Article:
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Written by thoughtbot

Redis Pub/Sub... How Does it Work?

Redis is a key/value store, but it’s jam-packed with a ton of other little utilities that make it a joy to explore and implement. Two of these are the PUBLISH and SUBSCRIBE commands, which enable you to do quick messaging and communication between processes. Granted, there’s plenty of other messaging systems out there (AMQP and ØMQ come to mind), but Redis is worth a look too.

The way it works is simple:

  • SUBSCRIBE will listen to a channel
  • PUBLISH allows you to push a message into a channel

Those two commands are all you need to build a messaging system with Redis. But, what should you build?

Demo

I tend to build quick little games to learn new ideas, frameworks, languages, etc. For Redis pub/sub I chose to emulate IRC, since “channels” are essentially the same concept for an IRC server. A user connects, talks into a channel, and if others are there, they get the message. This is the basic concept, we’re not going to re-implement the IRC protocol here.

I scraped together two tiny little Ruby scripts for this. The repo is on GitHub, if you want to play with it. Make sure you’re running Redis locally first! Install Redis via redis.io if not.

PUBLISH

First up, pub.rb publishes messages to a channel. We’re going to bring in the Redis gem to use for making a client, and JSON in order to have an easy transport format. We could have used Ruby’s Marshal class instead to serialize, but this works fine and is human readable.

# usage:
# ruby pub.rb channel username

require 'rubygems'
require 'redis'
require 'json'

$redis = Redis.new

data = {"user" => ARGV[1]}

loop do
  msg = STDIN.gets
  $redis.publish ARGV[0], data.merge('msg' => msg.strip).to_json
end

This script will run interactively, once provided a channel and username from the command line arguments. It then fires off the PUBLISH command every time the user types a message and hits Enter. It publishes the message to a channel (in ARGV[0], the first command line argument.

So if we were to run:

% ruby pub.rb rubyonrails qrush
Hello world

Our Redis client would then send a PUBLISH command down the “rubyonrails” channel with the given message. The message itself is JSON and looks like:

{
  "msg": "Hello world",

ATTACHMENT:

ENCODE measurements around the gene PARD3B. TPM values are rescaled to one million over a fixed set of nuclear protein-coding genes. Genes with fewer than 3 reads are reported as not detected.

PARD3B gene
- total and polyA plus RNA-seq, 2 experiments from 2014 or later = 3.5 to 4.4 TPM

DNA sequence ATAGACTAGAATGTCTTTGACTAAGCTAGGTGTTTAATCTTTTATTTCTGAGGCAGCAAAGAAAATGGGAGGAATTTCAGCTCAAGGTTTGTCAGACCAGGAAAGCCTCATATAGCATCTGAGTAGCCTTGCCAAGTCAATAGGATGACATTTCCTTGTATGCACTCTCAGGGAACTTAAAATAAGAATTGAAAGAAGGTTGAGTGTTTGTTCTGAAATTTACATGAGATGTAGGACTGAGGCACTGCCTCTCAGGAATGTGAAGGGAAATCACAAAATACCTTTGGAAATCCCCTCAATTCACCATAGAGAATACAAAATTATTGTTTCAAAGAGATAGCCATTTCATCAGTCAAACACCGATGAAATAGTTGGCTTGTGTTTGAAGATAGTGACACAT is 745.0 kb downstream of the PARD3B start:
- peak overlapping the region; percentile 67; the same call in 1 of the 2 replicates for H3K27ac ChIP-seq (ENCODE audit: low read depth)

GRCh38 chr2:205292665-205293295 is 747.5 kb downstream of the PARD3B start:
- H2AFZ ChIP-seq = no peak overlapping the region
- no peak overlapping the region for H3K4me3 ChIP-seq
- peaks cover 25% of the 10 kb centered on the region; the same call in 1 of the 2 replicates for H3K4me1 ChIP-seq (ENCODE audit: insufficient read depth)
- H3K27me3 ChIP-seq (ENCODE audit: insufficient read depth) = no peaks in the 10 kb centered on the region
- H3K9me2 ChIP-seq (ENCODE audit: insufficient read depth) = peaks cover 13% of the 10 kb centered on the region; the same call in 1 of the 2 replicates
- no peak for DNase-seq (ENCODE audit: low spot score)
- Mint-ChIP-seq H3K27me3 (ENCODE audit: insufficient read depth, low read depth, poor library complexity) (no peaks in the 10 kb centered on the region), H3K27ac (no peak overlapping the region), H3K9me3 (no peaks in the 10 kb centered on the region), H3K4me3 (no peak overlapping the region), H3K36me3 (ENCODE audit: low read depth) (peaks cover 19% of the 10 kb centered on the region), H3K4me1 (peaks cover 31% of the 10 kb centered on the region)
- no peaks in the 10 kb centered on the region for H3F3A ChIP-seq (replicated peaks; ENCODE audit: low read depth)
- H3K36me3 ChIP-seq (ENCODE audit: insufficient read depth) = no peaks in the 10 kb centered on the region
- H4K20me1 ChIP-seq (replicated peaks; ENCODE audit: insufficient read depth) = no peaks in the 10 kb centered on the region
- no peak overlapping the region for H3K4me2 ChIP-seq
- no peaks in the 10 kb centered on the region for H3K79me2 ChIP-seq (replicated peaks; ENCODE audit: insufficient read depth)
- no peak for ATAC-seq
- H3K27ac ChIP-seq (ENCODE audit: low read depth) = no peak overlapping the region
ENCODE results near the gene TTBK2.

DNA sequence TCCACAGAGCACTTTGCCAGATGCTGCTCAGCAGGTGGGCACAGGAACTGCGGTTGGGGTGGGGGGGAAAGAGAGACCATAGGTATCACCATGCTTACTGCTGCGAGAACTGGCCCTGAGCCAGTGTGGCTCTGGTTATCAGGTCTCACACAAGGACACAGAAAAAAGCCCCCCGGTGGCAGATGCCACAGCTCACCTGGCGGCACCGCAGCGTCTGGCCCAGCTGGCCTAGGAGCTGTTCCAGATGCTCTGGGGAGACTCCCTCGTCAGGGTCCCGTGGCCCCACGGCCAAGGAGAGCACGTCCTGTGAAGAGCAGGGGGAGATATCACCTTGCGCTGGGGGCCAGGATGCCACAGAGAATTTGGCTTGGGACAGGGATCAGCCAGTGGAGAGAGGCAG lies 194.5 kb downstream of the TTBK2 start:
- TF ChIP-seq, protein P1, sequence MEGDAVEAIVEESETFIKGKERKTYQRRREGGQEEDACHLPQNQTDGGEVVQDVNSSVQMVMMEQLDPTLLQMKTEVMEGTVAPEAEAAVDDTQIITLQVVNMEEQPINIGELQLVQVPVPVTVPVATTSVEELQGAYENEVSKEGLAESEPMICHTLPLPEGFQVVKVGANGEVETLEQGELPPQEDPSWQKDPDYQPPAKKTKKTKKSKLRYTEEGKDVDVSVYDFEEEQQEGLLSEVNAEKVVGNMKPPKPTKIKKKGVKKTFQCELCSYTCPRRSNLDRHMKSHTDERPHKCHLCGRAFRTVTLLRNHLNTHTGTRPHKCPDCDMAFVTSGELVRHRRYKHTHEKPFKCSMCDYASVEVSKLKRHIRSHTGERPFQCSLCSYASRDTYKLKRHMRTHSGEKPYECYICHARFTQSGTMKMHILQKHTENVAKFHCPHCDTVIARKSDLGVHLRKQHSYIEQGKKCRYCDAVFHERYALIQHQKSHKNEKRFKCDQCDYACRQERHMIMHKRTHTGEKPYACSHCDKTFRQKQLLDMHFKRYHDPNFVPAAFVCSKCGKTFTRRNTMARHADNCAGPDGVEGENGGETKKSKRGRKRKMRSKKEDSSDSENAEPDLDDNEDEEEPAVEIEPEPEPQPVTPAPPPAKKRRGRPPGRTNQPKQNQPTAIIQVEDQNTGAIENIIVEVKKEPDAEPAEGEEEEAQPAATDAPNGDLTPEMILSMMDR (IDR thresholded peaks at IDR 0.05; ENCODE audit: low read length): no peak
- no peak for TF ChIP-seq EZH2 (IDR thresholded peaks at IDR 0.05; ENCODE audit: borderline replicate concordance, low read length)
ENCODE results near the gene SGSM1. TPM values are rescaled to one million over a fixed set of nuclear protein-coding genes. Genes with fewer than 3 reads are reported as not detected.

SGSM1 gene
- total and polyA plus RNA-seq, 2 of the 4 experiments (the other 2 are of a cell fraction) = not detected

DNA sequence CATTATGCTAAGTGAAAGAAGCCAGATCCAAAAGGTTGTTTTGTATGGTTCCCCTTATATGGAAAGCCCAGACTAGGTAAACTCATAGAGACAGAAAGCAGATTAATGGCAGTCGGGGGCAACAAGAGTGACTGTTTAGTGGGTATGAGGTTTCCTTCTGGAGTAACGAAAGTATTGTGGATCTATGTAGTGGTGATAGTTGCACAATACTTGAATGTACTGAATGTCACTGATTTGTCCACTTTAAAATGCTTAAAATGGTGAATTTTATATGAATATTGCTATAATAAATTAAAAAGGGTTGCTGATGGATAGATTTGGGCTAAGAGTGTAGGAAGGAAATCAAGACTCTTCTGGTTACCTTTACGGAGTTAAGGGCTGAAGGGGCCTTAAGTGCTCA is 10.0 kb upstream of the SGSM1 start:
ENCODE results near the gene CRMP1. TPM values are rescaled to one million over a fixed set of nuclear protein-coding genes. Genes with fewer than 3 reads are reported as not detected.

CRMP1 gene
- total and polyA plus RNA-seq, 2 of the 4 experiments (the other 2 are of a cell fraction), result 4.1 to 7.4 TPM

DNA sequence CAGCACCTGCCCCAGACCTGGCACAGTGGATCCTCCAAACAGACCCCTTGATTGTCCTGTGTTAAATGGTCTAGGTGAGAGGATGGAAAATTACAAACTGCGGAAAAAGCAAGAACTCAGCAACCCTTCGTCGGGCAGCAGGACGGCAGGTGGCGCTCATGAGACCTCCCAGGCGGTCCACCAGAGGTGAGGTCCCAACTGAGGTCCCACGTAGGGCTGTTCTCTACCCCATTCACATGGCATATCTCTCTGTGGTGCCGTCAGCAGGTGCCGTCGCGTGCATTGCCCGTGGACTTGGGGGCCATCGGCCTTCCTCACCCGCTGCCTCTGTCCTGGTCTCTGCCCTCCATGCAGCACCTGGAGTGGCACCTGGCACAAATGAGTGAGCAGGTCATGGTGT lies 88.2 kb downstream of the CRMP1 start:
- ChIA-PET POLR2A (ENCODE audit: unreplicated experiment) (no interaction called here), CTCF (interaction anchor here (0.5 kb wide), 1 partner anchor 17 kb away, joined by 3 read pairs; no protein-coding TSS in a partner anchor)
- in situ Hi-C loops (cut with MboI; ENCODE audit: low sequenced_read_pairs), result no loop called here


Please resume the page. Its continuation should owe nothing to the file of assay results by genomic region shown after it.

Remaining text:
"user": "qrush"
}

We can actually verify this with the MONITOR command, which will spit out all commands the Redis server has processed. If we had MONITOR running before sending the above hello world snippet, it shows:

% redis-cli
redis> MONITOR
OK
1306462616.036890 "MONITOR"
1306462620.482914 "publish" "rubyonrails" "{\"user\":\"qrush\",\"msg\":\"Hello world\"}"

Currently this simple script doesn’t support publishing under more than one channel. Opening up more than one pub.rb process will let you do that.

SUBSCRIBE

Woot! Now that we have messages being sent we have to listen to them. Enter sub.rb:

require 'rubygems'
require 'redis'
require 'json'

$redis = Redis.new(:timeout => 0)

$redis.subscribe('rubyonrails', 'ruby-lang') do |on|
  on.message do |channel, msg|
    data = JSON.parse(msg)
    puts "##{channel} - [#{data['user']}]: #{data['msg']}"
  end
end

Once again we’ll need Redis and JSON to connect and parse messages. The initialization process for Redis is different this time: it’s using a new :timeout option. This will force the Redis client to never timeout when waiting a response, so we’ll wait forever for messages to come in. Perfect!

This script subscribes to two different channels: rubyonrails and ruby-lang. Basically, once the interpreter reaches the subscribe block, it will never exit and continue to wait for messages.

When a message comes in, the message block is fired, yielding two arguments: the channel the message was on, and the actual data sent down the pipe. Parsing that JSON chunk then allows us to spit out who said it, where they said it, and what was actually said. Here’s what it looks like if some other clients are publishing messages after we run our sub.rb file. (The published messages arrive in the order they are sent, but that’s hard to display in text):

% ruby pub.rb rubyonrails qrush
Whoa!
`rake routes` right?

% ruby pub.rb rubyonrails turbage
How do I list routes?
Oh, duh. thanks bro.

% ruby pub.rb ruby-lang qrush  
I think it's Array#include? you really want.

% ruby sub.rb 
#rubyonrails - [qrush]: Whoa!
#rubyonrails - [turbage]: How do I list routes?
#ruby-lang - [qrush]: I think it's Array#include? you really want.
#rubyonrails - [qrush]: `rake routes` right?
#rubyonrails - [turbage]: Oh, duh. thanks bro.

Whoa! How does it work!? Under the hood in the redis-rb client, the subscribe block is actually stuck in a Ruby loop (called from Redis::SubscribedClient#subscription). The client is going to continually attempt to read from the socket for messages, until there’s an error of some kind (but not a Timeout!). The redis-server then keeps a list of channels and patterns for each connected client, and publishes messages to them when a PUBLISH command is sent.

Usage

Although this is a simple example of how Redis pub/sub works, it’s pretty cool to see what others have done with it. Some examples include Convore, which is used as a pretty central part of their infrastructure, and Realie, a real-time code editor like Etherpad. Another good link to check out is Salvatore Sanfilippo’s recent interview on The Changelog (around ~24:00-27:00) where he discusses that developers are switching from other MQs to Redis due to its simplicity and performance.

If you’re using Redis' Pub/Sub within your infrastructure, we’d love to hear your feedback on how Radish can provide more visibility to what your messaging system is up to.

Next Steps & Related Reading

Redis sets - The intersection of space and time

Redis partial word match — you (auto)complete me